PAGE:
Niwano Peace Foundation Holds Study Session on Outbreak of Mercury Poisoning in 1950s
The Niwano Peace Foundation held a study session April 26-28 on Minamata disease, which is caused by severe mercury poisoning. The session was held in Minamata City, Kumamoto Prefecture, where the disease broke out in the 1950s and was caused by eating seafood from polluted seawater. The session studied the city's involvement in restoration of the environment and in the present revitalization projects of local communities.
The 14 participants included Dr. Koichi Kawamoto, director of the Chuo Academic Research Institute, which is affiliated with Rissho Kosei-kai. They learned about the history of Minamata disease and the city's efforts to recover from pollution. Minamata disease is a neurological syndrome caused by a massive pollution of the sea by industrial waste water containing highly toxic methyl mercury. The city's active involvement in the protection of the environment and revitalization of local communities prompted the Japanese government to designate Minamata an Environmental Model City in 2008.
On April 26, at the city's Minamata Disease Center Soshisha, the participants heard a lecture by Mr. Masazumi Yoshii, a former mayor of the city, in which he reviewed the development of the disease and its effects on the lives of local residents, and the city's efforts to restore its natural environment and help residents rebuild their lives.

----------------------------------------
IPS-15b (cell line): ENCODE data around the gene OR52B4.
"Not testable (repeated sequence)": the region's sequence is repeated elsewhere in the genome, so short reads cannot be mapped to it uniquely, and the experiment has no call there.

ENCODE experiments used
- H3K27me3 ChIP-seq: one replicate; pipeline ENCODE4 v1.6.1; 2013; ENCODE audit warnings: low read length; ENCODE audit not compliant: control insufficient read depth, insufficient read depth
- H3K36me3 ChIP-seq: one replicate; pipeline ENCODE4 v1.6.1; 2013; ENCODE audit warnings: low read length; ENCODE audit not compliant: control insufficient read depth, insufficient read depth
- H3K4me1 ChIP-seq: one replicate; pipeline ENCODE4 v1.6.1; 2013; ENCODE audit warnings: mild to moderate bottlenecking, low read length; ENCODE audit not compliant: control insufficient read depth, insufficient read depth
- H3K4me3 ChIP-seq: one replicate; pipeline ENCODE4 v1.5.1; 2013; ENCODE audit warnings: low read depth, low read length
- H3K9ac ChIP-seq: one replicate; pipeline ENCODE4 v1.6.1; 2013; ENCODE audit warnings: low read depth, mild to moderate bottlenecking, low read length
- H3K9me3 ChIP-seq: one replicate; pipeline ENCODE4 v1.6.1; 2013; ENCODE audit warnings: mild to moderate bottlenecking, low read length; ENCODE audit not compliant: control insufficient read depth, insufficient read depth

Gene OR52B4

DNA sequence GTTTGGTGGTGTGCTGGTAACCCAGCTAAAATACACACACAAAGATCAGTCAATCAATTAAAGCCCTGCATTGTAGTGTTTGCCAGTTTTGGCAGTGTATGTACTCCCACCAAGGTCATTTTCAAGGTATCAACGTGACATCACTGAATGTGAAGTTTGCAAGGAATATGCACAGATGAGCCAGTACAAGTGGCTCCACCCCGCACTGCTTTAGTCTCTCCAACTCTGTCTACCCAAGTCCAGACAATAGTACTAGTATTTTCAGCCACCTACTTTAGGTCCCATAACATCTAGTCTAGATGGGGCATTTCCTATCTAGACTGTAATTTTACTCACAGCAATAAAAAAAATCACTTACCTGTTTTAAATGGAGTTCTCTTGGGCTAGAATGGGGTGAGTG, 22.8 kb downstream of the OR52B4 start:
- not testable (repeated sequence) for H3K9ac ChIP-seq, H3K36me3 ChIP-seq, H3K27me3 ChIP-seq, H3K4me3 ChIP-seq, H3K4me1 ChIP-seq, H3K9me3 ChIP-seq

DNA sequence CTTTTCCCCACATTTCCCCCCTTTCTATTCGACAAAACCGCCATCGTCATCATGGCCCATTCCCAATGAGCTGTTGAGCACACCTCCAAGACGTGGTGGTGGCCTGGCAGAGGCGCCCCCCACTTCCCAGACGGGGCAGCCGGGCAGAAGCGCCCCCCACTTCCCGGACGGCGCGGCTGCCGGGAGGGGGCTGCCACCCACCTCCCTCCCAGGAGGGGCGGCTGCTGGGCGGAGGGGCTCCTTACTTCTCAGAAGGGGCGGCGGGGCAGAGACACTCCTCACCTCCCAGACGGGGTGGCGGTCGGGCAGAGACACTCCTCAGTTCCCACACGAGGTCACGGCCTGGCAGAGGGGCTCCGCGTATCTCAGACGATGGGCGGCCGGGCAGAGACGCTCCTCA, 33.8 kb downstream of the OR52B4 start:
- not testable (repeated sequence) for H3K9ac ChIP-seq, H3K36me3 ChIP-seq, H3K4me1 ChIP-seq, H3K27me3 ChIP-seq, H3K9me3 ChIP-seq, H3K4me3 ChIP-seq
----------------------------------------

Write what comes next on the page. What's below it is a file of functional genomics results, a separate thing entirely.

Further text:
On April 27 the participants visited Kagumeishi, a mountainous district of the city, where they observed a community project to protect the environment and revitalize local culture. They visited the Mura Marugoto Seikatsu Hakubutsu-kan (Museum of a Whole Village's Way of Life). There they also heard a speech by a victim of Minamata disease, Ms. Yoko Araki.
On April 28, in a public hall in the city, they heard a lecture by Mr. Tetsuro Yoshimoto, an advocate of jimoto-gaku (local learning), a concept for revitalizing local communities through the rediscovery of their natural, cultural, and spiritual wealth. Mr. Yoshimoto emphasized the importance of learning about the local culture to revitalize communities.
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